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The Warsaw Ghetto Uprising was the Jewish resistance that arose within the Warsaw Ghetto in German occupied Poland during World War II, and which opposed Nazi Germany's effort to transport the remaining ghetto population to Treblinka extermination camp. The insurgency was launched against the Germans on January 18, 1943. The most significant portion of the rebellion took place from April 19 until May 16, 1943, and ended when the poorly armed and supplied resistance was crushed by the German troops under the direct command of Jurgen Stroop. It was the largest single revolt by the Jews during the Holocaust. Ultimately, the efforts of the Jewish resistance fighters proved insufficient against the German forces. The Germans eventually committed an average daily force of 2,090 well-armed troops, including 821 Waffen-SS Panzergrenadier troops (consisting of five SS reserve and training battalions and one SS cavalry reserve and training battalion), as well as 363 Polish Blue Policemen, who were ordered by the Germans to cordon the walls of the Ghetto. Approximately 13,000 Jews were killed in the ghetto during the uprising (some 6,000 among them were burnt alive or died from smoke inhalation). Of the remaining 50,000 residents, most were captured and shipped to concentration and extermination camps, in particular to Treblinka. A number of survivors of the Warsaw Ghetto Uprising, known as the "Ghetto Fighters," went on to found Kibbutz Lohamey ha-Geta'ot (literally: "Ghetto Fighters' Kibbutz"), which is located north of Acre. The founding members of the kibbutz include Yitzhak Zuckerman, ZOB deputy commander, and his wife Zivia Lubetkin, who also commanded a fighting unit. In 1984, the members of the kibbutz published Dapei Edut ("Testimonies of Survival"), four volumes of personal testimonies from 96 kibbutz members. The settlement also features a museum and archives dedicated to remembering the Holocaust. [READ THE REST OF THIS ARTICLE]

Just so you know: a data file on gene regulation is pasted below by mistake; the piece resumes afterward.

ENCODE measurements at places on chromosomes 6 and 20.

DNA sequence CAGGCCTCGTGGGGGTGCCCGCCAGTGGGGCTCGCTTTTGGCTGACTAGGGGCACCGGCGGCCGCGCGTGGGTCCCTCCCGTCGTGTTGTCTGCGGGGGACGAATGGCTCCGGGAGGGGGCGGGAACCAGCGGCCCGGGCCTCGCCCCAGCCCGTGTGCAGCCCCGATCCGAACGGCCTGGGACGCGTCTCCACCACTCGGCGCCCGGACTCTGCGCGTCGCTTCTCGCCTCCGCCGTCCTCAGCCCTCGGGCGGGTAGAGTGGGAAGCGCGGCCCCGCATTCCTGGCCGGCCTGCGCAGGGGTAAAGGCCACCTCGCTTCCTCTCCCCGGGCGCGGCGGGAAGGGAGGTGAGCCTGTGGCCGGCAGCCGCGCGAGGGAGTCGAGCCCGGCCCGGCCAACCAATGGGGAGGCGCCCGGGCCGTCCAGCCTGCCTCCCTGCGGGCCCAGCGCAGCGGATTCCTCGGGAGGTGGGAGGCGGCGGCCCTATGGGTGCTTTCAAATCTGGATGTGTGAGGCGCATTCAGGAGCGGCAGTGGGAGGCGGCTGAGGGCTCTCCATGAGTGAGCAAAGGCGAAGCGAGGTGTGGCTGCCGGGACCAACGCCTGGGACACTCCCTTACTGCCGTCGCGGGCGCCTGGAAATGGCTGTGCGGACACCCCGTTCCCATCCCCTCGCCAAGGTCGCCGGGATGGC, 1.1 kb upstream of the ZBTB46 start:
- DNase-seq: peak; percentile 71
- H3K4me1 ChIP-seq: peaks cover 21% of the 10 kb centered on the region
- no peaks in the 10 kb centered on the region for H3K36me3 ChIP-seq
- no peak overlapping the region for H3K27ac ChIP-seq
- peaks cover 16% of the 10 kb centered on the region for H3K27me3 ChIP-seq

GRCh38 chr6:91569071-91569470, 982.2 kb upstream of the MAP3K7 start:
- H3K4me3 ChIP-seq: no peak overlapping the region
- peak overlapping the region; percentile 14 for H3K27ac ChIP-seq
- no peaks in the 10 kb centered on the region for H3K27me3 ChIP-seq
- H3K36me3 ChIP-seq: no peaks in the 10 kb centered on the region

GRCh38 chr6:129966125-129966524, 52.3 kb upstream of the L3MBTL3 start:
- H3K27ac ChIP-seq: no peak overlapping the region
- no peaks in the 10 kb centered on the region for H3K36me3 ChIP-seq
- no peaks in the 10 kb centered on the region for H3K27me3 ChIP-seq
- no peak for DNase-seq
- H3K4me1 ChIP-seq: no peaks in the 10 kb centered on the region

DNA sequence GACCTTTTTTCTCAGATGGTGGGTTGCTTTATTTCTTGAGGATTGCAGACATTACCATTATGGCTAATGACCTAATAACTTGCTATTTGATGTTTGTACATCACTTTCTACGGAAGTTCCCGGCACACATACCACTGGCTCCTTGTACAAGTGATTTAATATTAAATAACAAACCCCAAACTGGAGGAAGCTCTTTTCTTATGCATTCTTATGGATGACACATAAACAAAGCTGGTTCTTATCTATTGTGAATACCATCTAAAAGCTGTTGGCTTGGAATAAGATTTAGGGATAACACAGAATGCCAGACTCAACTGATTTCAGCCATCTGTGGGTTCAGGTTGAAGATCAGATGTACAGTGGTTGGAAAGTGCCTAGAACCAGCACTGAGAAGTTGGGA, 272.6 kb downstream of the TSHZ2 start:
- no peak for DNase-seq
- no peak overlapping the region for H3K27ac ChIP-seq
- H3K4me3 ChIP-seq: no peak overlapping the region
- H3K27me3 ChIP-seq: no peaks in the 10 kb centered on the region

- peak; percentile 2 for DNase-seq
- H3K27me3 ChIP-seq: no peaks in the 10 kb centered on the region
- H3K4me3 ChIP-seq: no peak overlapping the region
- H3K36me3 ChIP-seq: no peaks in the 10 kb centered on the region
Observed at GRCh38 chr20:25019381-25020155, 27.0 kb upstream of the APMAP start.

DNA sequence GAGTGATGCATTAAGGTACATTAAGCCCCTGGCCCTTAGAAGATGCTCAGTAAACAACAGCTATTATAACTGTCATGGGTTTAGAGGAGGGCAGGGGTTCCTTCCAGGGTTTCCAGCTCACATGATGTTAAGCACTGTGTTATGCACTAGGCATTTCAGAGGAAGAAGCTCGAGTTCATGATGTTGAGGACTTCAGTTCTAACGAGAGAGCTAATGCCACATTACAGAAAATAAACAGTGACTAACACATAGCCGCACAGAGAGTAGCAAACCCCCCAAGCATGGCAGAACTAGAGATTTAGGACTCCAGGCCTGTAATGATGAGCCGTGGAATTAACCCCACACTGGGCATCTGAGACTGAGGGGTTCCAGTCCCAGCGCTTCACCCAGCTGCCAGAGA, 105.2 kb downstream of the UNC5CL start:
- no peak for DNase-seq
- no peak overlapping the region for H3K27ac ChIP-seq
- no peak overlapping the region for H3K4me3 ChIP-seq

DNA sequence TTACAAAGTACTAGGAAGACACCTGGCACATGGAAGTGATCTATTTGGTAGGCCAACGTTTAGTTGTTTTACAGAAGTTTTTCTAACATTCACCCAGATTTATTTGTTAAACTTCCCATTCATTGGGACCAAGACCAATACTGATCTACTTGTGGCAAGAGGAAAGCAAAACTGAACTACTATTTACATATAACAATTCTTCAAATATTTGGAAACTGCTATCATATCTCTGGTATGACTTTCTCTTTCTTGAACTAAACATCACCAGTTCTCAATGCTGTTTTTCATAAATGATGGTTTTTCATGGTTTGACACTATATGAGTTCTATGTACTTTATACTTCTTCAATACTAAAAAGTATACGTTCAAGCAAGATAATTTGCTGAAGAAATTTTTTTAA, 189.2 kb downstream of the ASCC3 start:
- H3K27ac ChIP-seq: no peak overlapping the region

Surgical suture is a medical device used to hold body tissues together after an injury or surgery. It generally consists of a needle with an attached length of thread. A number of different shapes, sizes, and thread materials have been developed over its millennia of history. The earliest reports of surgical suture date back to 3000 BC in ancient Egypt, and the oldest known suture is in a mummy from 1100 BC. The first detailed description of a wound suture and the suture materials used in it is by the Indian sage and physician Sushruta, written in 500 BCE. The Greek "father of medicine" Hippocrates described rudimentary suture techniques, as did the later Roman Aulus Cornelius Celsus. Traumatic needles are needles with holes or eyes which are supplied to the hospital separate from their suture thread. The suture must be threaded on site, as is done when sewing at home. Atraumatic needles with sutures comprise an eyeless needle attached to a specific length of suture thread. The suture manufacturer swages the suture thread to the eyeless atraumatic needle at the factory. There are several advantages to having the needle pre-mounted on the suture. The doctor or the nurse or odp does not have to spend time threading the suture on the needle. More importantly, the suture end of a swaged needle is smaller than the needle body. In traumatic needles with eyes, the thread comes out of the needle's hole on both sides. When passing through the tissues, this type of suture rips the tissue to a certain extent, thus the name traumatic. Nearly all modern sutures feature swaged atraumatic needles. Suture thread is made from numerous materials. The original sutures were made from biological materials, such as catgut suture and silk. Most modern sutures are synthetic, including the absorbables polyglycolic acid, polylactic acid, and polydioxanone as well as the non-absorbables nylon and polypropylene. Newer still is the idea of coating sutures with antimicrobial substances to reduce the chances of wound infection. Sutures come in very specific sizes and may be either absorbable (naturally biodegradable in the body) or non-absorbable. Sutures must be strong enough to hold tissue securely but flexible enough to be knotted. They must be hypoallergenic and avoid the "wick effect" that would allow fluids and thus infection to penetrate the body along the suture tract. [READ THE REST OF THIS ARTICLE]